What is Sensory Seeking?
I have a favorite picture of my son from when he was about four years old. It was taken in June, but he is dressed in long pants and a hoodie, with a fuzzy scarf around his neck. The caption I posted on social media said, “This is how a sensory seeker dresses on a warm day!” My son has always sought out sensory input. When he was a baby, he would only fall asleep if he was tightly swaddled. When he got older, he ran everywhere, never walked. He loves messy play. And he enjoys having blankets wrapped around him, and wearing soft scarves to rub his hands over.
Simply put, a child who is a sensory seeker looks for extra input, and needs more sensory input in order to regulate their system. You may notice that sensory seekers display behaviors such as jumping, running, bumping into people or objects, chewing on nonfood items, seeking tight hugs, and frequently touching things.
To learn more, check out Allison’s fabulous post that teaches all about sensory seeking! In addition, the book “Raising a Sensory Smart Child” (affiliate link) really helped me to understand my son and my sensory-seeking students.
Calming Activities for Sensory Seekers
Incorporating activities for sensory-seeking students into the school day can help them to regulate their systems and prepare for work demands. There are many calming touch activities that can be used for sensory seekers. However, I try to avoid touching and squeezing activities with my students (other than hugs and high fives). Here are some non-contact ways for sensory seekers to regulate and calm during the school day.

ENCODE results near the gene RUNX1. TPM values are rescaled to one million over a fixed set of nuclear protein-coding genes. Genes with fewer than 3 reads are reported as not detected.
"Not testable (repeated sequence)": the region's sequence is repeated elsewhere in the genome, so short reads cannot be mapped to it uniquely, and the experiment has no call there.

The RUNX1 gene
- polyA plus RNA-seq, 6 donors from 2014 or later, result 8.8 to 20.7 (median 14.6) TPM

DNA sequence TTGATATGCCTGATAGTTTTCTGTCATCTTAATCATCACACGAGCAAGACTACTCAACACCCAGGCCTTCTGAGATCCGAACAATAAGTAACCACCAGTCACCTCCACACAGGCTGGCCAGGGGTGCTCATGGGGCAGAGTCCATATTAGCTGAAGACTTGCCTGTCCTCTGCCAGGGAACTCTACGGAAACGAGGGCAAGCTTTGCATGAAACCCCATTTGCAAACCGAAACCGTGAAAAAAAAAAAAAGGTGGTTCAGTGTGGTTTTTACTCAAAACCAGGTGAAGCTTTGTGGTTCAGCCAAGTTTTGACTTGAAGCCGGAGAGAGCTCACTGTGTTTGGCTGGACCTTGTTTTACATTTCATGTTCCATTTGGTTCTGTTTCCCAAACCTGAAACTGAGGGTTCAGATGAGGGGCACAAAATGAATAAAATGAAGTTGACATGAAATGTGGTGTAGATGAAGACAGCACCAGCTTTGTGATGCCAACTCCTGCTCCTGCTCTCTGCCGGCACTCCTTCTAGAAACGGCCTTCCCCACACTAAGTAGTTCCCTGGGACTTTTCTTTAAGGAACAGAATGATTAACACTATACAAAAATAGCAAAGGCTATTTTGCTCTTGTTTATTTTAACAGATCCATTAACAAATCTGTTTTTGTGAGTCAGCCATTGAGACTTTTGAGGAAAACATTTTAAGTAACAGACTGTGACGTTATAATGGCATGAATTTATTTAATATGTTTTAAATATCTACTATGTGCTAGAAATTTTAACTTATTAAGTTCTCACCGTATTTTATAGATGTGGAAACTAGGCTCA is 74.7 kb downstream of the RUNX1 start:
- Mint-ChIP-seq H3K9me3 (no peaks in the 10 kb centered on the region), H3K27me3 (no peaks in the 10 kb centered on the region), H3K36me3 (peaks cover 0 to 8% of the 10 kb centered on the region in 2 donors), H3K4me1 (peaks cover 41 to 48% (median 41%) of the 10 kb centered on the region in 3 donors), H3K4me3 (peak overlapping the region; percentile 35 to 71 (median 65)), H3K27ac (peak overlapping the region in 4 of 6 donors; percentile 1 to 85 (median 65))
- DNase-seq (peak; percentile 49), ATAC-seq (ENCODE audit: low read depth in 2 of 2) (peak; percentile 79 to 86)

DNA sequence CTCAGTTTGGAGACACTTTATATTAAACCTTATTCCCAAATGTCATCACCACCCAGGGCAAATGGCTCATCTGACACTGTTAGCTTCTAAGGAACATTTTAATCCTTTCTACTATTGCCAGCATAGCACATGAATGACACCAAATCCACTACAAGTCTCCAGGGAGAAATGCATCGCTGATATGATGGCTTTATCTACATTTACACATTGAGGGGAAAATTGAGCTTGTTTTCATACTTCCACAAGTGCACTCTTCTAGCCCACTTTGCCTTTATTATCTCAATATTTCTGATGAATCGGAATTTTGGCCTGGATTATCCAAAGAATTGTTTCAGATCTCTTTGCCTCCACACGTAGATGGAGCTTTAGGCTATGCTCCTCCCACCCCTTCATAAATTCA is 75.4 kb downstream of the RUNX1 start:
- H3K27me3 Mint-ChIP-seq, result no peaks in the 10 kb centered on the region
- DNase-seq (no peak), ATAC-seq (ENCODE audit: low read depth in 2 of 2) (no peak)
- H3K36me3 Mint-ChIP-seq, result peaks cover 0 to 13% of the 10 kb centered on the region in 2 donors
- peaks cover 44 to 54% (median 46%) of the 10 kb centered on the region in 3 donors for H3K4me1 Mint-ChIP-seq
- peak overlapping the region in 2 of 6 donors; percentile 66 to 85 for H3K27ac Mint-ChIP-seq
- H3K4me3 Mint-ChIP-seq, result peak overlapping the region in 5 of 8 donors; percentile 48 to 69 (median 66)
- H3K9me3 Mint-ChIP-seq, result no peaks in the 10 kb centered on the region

Activities made with materials such as dry rice, dried beans or seeds, raffia, or kinetic sand (affiliate link) are a fun way for students to engage their senses. The feeling of the materials and the repetitive actions of scooping and dropping sensory items provides a calming sensation to the system. These sensory visual recipes are a great way to get students involved in making their own calming activities!
The yoga ball is a great tool for the classroom! Bouncing on the ball provides proprioceptive input for the muscles and joints. If a student is able to balance on a yoga ball during work periods, they can help a student focus by allowing them to bounce and as needed for input.
Another way to utilize a yoga ball for sensory engagement is by having the student lie across the ball and roll back and forth for vestibular input.
Heavy work activities are tasks that involve pushing and pulling on the body. They provide proprioceptive input to the muscles and joints, which gives a calming sensation to sensory seekers. Some examples of heavy work are cleaning tables or the board, pushing toys or carts, rolling chairs across the room, and carrying items from place to place.
Swinging is one of the most common calming activities for our special education students. Some students would spend all day on the swings if they had the chance! The back and forth motion of the swing provides calming vestibular input to students. Also, pushing someone on the swings is another way to provide input!
Following Directions Games
My students love the game Cranium Hullaballoo! (affiliate link) It is a following directions game, where players have to move in certain ways to different pads For example, they may need to crawl to a red pad, hop to an animal, or tip-toe to a food. This is a great activity because it is fun, but it also cultivates following directions and Similarly, playing games that require following directions, like freeze dance or Red Light Green Light, can help students to develop their focus while also providing them with sensory input.
Including these calming activities during the school day can be helpful. Doing an activity before starting a work period can help students regulate so they can focus during work time. These sensory visuals are another helpful tool that can help students advocate for their ends.
What kinds of calming activities do you incorporate during the school day? Leave a comment with your ideas!